A great day at PASS Summit today.

I started out the day with the keynote presentation with some great info on PASS and the PASS volunteers, followed by Microsoft presenting  on in memory tables, and native compilation for stored procedures, described and demonstrated as “Wicked Fast”.

Next I attended a fabulous presentation from Erin Stellato on Extended Events, an improved replacement for the SQL profiler. I learned a few things that I will use regularly to troubleshoot performance issues.

After that Glenn Berry presented on using DMVs to diagnose performance problems. This was one of my favorite sessions for the day. Glenn did a great job presenting about 60 queries that can be used to track different performance and configuration problems on SQL Server.

During break I then had a chance to talk to the Microsoft SQL Server team to get a better understanding of the execution plans associated with recursive CTEs.  I will have to blog about this one later, but after talking with 4 different people from Microsoft, I have a better understanding of exactly what the execution plan shows for the recursive CTE.

The next session was on using table and row compression to speed up SQL Server. Using compression you can reduce the number of logical reads because the data is compressed and less pages are hit when running a query. This does however increase CPU load, but it looks to me like the small increase in CPU load would be worth it.

At the end of the day during the Exhibitor Reception I had my first book signing on the CTE book at the Joes2Pros booth. We had 30 books to give away, and when the book signing started, there were already 30 people in line to get a book. It was great to talk with people about what they are using CTEs for.


I also had a chance to meet Pinal Dave and talk with him for a bit.

Another great day at PASS Summit 13.

Query To Simulate CPU Load

Quite often when working testing different performance measures from the Database Health Reports to testing Resource Governor configuration I end up in a situation where I need to emulate a high CPU load on my test SQL Server. In this case it is usually my desktop or a Hyper-V virtual machine, where I want to see how things will work if I had a nearly 100% CPU load. In the real world you would just have to get millions of users to visit your website that has a SQL Server backend, that its not that easy in my development / test lab.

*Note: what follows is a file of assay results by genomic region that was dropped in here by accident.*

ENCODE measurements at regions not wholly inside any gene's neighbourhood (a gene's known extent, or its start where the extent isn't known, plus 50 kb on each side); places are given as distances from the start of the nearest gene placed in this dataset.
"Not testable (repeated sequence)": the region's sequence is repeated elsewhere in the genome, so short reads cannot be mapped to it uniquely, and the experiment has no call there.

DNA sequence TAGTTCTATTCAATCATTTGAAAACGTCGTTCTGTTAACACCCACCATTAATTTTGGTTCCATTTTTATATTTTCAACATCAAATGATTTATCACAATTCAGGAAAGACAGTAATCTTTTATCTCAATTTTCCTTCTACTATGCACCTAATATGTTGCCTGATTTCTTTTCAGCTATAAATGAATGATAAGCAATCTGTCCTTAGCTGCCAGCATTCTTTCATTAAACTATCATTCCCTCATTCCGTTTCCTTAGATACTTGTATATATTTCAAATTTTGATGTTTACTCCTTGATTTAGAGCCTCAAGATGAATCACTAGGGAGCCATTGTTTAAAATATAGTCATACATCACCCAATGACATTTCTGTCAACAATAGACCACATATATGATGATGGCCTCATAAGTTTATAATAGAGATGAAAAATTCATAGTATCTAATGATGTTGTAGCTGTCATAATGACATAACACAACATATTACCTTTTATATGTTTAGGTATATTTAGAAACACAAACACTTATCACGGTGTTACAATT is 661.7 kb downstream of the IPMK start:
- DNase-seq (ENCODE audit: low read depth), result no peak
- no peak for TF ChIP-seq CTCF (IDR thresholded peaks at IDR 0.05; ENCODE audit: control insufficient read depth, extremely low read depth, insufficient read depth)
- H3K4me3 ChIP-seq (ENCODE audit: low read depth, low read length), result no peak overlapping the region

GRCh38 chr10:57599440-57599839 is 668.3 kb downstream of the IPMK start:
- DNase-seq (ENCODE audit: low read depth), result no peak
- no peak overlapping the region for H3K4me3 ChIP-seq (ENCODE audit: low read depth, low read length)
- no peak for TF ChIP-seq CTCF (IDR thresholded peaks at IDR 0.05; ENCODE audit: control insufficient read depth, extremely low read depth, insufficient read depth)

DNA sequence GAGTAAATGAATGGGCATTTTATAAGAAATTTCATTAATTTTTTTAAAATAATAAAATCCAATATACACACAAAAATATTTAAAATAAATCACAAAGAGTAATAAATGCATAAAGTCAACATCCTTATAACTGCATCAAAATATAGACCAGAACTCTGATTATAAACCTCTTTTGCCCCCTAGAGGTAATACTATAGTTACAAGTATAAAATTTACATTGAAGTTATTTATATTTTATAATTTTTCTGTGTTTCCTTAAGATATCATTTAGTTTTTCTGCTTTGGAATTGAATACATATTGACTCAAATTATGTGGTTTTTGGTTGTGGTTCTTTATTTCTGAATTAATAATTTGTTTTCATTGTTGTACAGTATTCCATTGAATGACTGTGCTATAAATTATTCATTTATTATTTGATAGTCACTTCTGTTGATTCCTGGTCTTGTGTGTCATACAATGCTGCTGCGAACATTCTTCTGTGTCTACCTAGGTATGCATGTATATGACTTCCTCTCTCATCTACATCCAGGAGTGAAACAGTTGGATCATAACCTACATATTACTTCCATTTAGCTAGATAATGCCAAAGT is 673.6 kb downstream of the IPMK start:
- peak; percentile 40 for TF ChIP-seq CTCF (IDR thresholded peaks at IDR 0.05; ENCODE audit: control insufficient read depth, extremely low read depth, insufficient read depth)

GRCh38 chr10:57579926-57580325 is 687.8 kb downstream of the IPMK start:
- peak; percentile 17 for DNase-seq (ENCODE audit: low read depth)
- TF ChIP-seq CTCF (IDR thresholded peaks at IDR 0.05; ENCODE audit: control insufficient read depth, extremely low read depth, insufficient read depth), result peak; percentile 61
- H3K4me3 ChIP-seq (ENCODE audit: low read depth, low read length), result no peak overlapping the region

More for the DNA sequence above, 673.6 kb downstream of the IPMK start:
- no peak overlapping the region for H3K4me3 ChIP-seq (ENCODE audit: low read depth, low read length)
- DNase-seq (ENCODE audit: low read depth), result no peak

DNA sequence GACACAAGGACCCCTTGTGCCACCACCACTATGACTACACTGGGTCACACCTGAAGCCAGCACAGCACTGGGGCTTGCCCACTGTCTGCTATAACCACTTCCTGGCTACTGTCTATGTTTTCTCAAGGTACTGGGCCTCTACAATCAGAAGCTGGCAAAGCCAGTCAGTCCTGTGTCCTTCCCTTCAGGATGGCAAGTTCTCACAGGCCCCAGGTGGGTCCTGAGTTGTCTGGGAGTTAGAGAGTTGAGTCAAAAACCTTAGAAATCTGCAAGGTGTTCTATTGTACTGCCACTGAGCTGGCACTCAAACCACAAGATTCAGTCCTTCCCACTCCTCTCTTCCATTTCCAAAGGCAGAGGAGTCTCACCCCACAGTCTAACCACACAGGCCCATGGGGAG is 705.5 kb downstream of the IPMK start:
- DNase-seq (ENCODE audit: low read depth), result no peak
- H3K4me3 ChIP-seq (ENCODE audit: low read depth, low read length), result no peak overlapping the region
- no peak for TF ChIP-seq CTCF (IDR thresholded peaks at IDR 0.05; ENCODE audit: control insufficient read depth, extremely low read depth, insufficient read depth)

Here is that I came up with for a plan. Keeping in mind the goal here is to write queries that will use up as much CPU as possible. This is counter-intuitive, completely against everything that I practice on a daily basis, but here goes.

First create a table with poor design. Using UNIQUEIDENTIFIERS for a primary key and a foreign key (parent_id) is probably ugly enough.

 id UNIQUEIDENTIFIER default newid(),
 parent_id UNIQUEIDENTIFIER default newid(),
 name VARCHAR(50) default cast(newid() as varchar(50))

Next we fill the table up with lots and lots of rows, specifically 1,000,000 rows, remember here the goal is to simulate CPU load. If this isn’t enough I often times run this script several times. Keep in mind the GO statement followed by a number says to execute the batch that many times.

GO  1000000

Next, this part makes me just feel nasty. Create a CLUSTERED index on the table that we just filled up, and cluster on BOTH columns that were UNIQUEIDENTIFIERS.

CREATE CLUSTERED INDEX [ClusteredSplitThrash] ON [dbo].[SplitThrash]
 [id] ASC,
 [parent_id] ASC

At this point is is a bit ugly, but it still doesn’t use much memory. You are probably wondering why I called the table split thrash. I gave it this name so that updating the UNIQUEIDENTIFER would cause as many page splits or new page allocations as possible. So we update the parent_id which is part of the clustered index

UPDATE SplitThrash
SET parent_id = newid(), id = newid();
GO 100

This update statement causes chaos in the page structure for the table as updating the unique identifiers causes quite a bit of processor work.

On my wimpy VM for this development environment I need to repeat this entire process creating 4 or 5 tables, and doing the update in 4 or 5 SSMS windows in order to use up all of the CPU on the database.

Don’t try this on a production system, but it is a great test to run on a development server.

See Also:

If you like this you might also like my article on how to use up all of your memory with a common table expression.

Making Progress on the Server Health Re-write

Originally I implemented the  Database Health Reports as a series of SQL Server Reporting Services reports, which was very handy and easy to create, but hard to distribute in a way that they could be shared and customized to the needs of a project like the Database Health Reports should be.

Here is what I have so far, and I think that I am about a month and a half away from a Beta release, lets call it September 1st for the beta.  If you are interested in the beta, please register on this website, all registered users will be notified when the beta becomes available.

Here are a couple of sneak peak preview screenshots of the database health application.  This application includes reports on Backups, CPU by Query, Connections, Duplicate Indexes, Index Fragmentation, Long Running Queries, Plan Cache, Stored Procedure Performance, Statistics, Unused Indexes and much much more.

Here is a preview of the statistics report, and the Statistics Advisor.

So if you are interested in getting in on the Beta of the new Database Health Reports application, just register on this site and you will be notified when the beta becomes available, about the first of September.